Make Up For Ever Let's Gold Palette Review
This palette has been getting very mixed reviews and I can see why. It does deserve a place reserved on someone's vanity, but for some, it will not live up to their expectations. Hopefully, I can explain this palette well enough for you to figure out whether you should consider it for yourself or not.
|MUFE Let's Gold Palette Swatches|
The Let's Gold Palette retails for $45.00 and is a limited edition release for Make Up For Ever (MUFE), but it is still available directly from the brand and at Sephora.com.
This is an interesting palette to review because while it is a good value for money, I still wouldn't recommend it for everyone. MUFE is a professional makeup brand and as such their products are heavily purchased by makeup artists. So if the brand is trying to expand beyond that customer base and reach the everyday consumer, then I think this release makes sense.
I also think that this release is good for the average consumer browsing through the MUFE section at Sephora. This is the type of person that wants value, doesn't feel 100% confident picking out coordinating colors, only uses 1 -3 shades at a time, and refers to having a makeup bag/drawer rather than a makeup stash/collection.
No shade in this palette is so unique that you can't find it somewhere else on the market. What makes this palette unique to me is that some of the shades are not often included in palettes. And beyond that, some of those shades are rarely in a palette together that remains feeling cohesive. For instance, khaki and olive greens in the same palette as warm browns, pinks, and oranges.
I purchased this during a sale on the MUFE website at the end of March. I've tried using this palette with several primers including Too Faced Shadow Insurance (my normal primer), Too Faced Glitter Glue and NARS Smudge Proof Eyeshadow Base. I'd say the palette works best with the NARS primer, but not enough of a difference to think a special primer is needed.
The middle row (described as metallics) is smoother in finish and doesn't accentuate texture as much as the bottom row. The bottom row (described as chromes) all have an orangey-gold micro shimmer running through them. The shimmer shades are pigmented, but if you don't dig your brush into them slightly it will need building. Building color intensity is not a bad thing in my opinion, but some people prefer intense pigment right away, so it is important to mention. I also have to use the MUFE permanent shadows in the same way, but the color payoff is better using less product and the textures are smoother.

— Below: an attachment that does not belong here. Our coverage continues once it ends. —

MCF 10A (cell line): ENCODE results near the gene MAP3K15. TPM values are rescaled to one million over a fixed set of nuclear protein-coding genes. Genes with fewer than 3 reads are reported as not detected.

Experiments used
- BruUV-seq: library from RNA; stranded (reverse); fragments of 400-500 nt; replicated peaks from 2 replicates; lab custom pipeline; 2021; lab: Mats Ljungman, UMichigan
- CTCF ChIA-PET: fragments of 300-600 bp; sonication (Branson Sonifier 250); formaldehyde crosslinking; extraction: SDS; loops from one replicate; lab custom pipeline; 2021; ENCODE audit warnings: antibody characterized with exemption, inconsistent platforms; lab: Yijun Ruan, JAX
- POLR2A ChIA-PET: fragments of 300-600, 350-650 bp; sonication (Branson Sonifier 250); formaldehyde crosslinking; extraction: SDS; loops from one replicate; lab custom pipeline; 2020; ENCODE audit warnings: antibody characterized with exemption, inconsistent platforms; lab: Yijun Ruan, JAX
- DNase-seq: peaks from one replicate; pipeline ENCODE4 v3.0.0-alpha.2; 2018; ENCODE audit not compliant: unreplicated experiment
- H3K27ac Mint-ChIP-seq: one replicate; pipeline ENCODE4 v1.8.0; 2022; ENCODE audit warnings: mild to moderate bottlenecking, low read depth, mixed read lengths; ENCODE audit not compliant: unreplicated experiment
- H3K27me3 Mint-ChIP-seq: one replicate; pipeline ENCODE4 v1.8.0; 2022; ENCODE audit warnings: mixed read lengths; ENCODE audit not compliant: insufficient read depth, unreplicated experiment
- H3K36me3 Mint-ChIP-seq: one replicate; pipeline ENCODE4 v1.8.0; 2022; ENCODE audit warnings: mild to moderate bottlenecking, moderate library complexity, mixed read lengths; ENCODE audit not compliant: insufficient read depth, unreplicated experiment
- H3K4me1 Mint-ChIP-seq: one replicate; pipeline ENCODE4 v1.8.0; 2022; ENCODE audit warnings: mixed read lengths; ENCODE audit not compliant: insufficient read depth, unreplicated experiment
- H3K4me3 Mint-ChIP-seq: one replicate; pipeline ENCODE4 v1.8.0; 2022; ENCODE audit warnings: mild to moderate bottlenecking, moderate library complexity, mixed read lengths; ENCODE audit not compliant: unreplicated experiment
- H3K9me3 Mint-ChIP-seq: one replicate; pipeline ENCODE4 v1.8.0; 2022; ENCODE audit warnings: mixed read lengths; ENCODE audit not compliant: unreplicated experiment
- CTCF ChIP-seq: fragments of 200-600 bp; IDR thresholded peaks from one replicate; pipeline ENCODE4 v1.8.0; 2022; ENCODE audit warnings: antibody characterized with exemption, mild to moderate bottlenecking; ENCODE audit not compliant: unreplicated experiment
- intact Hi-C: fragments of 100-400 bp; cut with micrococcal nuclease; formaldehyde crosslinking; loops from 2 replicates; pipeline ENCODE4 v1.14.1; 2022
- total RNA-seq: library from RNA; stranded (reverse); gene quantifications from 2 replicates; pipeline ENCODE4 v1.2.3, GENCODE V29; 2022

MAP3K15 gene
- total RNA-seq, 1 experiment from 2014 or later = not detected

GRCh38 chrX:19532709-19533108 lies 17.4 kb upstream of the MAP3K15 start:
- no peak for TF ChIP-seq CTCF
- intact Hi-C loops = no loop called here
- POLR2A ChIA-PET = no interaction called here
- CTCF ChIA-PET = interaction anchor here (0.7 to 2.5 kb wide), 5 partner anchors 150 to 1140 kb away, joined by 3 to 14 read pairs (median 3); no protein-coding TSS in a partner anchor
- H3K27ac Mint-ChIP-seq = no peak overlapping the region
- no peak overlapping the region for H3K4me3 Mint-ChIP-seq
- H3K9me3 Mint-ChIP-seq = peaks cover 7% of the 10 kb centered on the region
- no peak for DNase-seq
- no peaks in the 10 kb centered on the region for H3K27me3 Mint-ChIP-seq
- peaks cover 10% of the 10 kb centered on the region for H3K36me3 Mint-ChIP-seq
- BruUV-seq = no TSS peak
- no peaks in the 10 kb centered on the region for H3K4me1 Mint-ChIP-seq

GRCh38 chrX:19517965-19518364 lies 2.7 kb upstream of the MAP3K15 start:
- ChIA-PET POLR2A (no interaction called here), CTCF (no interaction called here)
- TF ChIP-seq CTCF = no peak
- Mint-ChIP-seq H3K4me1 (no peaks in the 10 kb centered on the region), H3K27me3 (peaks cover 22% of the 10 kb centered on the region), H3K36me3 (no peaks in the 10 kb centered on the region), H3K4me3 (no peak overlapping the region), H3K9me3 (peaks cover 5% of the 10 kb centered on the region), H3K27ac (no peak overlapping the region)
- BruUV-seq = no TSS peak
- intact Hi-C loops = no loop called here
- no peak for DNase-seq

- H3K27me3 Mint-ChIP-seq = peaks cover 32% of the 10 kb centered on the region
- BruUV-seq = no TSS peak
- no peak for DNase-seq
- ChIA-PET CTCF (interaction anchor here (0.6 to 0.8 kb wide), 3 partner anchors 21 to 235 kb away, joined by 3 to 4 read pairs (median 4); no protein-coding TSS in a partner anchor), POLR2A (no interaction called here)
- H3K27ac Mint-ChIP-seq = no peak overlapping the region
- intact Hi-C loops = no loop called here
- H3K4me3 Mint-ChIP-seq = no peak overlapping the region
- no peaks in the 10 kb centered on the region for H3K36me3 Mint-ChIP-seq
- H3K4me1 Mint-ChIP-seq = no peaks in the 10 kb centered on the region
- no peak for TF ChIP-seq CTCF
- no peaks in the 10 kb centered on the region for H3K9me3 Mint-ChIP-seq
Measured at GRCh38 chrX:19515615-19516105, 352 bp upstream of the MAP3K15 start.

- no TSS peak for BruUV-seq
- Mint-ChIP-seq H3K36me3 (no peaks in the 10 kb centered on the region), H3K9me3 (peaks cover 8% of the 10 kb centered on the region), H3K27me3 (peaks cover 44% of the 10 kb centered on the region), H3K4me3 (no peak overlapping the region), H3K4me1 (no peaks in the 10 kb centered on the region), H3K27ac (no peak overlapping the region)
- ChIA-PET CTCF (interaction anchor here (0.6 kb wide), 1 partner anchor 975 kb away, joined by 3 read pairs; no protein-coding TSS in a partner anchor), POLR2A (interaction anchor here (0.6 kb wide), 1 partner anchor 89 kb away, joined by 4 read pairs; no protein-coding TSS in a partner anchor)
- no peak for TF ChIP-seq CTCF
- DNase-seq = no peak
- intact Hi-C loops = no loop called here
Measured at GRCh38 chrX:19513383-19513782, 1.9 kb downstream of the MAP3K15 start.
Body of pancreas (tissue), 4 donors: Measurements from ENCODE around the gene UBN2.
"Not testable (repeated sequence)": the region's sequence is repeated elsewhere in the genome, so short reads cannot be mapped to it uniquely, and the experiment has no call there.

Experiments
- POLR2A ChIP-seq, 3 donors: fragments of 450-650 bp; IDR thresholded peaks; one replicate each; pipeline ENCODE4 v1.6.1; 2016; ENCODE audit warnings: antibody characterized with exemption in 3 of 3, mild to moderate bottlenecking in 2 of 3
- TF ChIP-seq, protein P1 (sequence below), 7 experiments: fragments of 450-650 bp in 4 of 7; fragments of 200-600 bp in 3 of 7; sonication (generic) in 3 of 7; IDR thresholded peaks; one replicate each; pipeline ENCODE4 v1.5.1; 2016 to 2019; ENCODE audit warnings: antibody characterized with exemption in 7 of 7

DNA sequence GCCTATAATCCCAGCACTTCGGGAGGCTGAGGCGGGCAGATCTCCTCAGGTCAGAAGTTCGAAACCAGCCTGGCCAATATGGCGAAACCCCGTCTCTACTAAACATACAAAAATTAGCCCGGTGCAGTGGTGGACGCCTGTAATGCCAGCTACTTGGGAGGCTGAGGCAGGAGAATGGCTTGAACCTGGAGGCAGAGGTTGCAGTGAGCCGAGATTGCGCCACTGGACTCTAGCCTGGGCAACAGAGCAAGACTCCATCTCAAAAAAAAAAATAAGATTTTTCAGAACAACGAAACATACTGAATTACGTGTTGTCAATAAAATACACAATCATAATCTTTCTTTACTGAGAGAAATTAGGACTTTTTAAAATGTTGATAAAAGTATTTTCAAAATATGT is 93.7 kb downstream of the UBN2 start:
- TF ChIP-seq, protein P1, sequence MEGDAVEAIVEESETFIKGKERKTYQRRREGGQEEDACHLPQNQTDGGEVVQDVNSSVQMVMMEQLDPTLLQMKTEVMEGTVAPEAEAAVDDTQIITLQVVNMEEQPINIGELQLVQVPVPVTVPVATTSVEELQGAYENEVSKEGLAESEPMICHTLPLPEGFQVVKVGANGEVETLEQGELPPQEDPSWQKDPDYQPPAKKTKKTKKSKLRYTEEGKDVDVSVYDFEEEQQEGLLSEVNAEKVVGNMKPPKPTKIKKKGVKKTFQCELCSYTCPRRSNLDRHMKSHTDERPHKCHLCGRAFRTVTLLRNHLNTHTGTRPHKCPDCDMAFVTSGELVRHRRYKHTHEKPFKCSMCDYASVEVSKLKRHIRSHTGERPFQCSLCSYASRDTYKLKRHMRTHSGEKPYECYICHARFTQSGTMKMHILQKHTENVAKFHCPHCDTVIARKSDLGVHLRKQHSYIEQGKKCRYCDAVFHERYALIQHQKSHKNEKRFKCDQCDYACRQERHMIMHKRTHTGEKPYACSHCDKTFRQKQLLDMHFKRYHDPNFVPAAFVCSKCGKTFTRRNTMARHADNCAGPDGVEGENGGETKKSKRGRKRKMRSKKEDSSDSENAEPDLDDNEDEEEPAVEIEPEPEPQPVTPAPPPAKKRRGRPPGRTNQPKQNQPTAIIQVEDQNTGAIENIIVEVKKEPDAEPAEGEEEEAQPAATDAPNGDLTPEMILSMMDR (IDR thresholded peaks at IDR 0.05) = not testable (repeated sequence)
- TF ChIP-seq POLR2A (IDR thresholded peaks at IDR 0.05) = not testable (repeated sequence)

The MUFE artist demos on their Youtube channel, use both pressing and sweeping motions to pick up the shadows, and you can tell they really load up the brush before applying. If you need to see this demonstrated here are some tutorials they have posted:
It might've helped if the marketing for this product didn't call the middle row metallics and the bottom row chromes. I think that using those particular terms sets an expectation that the shades will be intense. I think that these are just basic shimmer shades, I wouldn't call them so subtle that they are satin, but they don't strike me as metallic or chrome.
The top row of mattes are very nice quality but the MUFE permanent shades are better. The quality difference between the two is less noticeable and it took using the palette longer to notice than with the shimmer shades. Despite the slight difference, these are some of the best mattes I've used.
If you are someone who likes to do bold looks and buildable formulas annoy you, but you want to try MUFE, I would look into the build your own palette option. I know how appealing it is to get more product and variety for the money spent, but MUFE does offer a build your own quad for $49 (keeping you in the same price range). Yes, it is more expensive for less, but the quality of the product is superior and you'll have the exact four shades that you'll love and use over and over again. Most people are not going to love every single shade out of an 18-pan palette.
However, if you are someone who likes an everyday wearable look and want the variety of everything in one place, I think this is a good value for money. If you are a beginner, the palette also comes with 3 tutorial cards to help you get started. And for a more random upside, it is very durable. I don't know if I'm just getting clumsier or if the packaging is slippery, but I seem to drop this palette a lot and not a single shade is damaged and the mirror is still intact.
I really hope this review was helpful, and I was able to explain things clearly. If not, please ask any questions you have. If you have this palette, leave your experience in the comments to help others out.
If you enjoyed this post, please consider sticking around and checking out more of my content.
- MAC Cosmetics: I likely have some swatches you've been searching for if you love Mac as much as I do.
- Shop My Stash: Join me as I rotate through my products and also search for alternatives to new releases.
- Eyeshadow Combos: If you're looking for ideas of coordinating shades, I hope some of my eyeshadow combos can give you inspiration.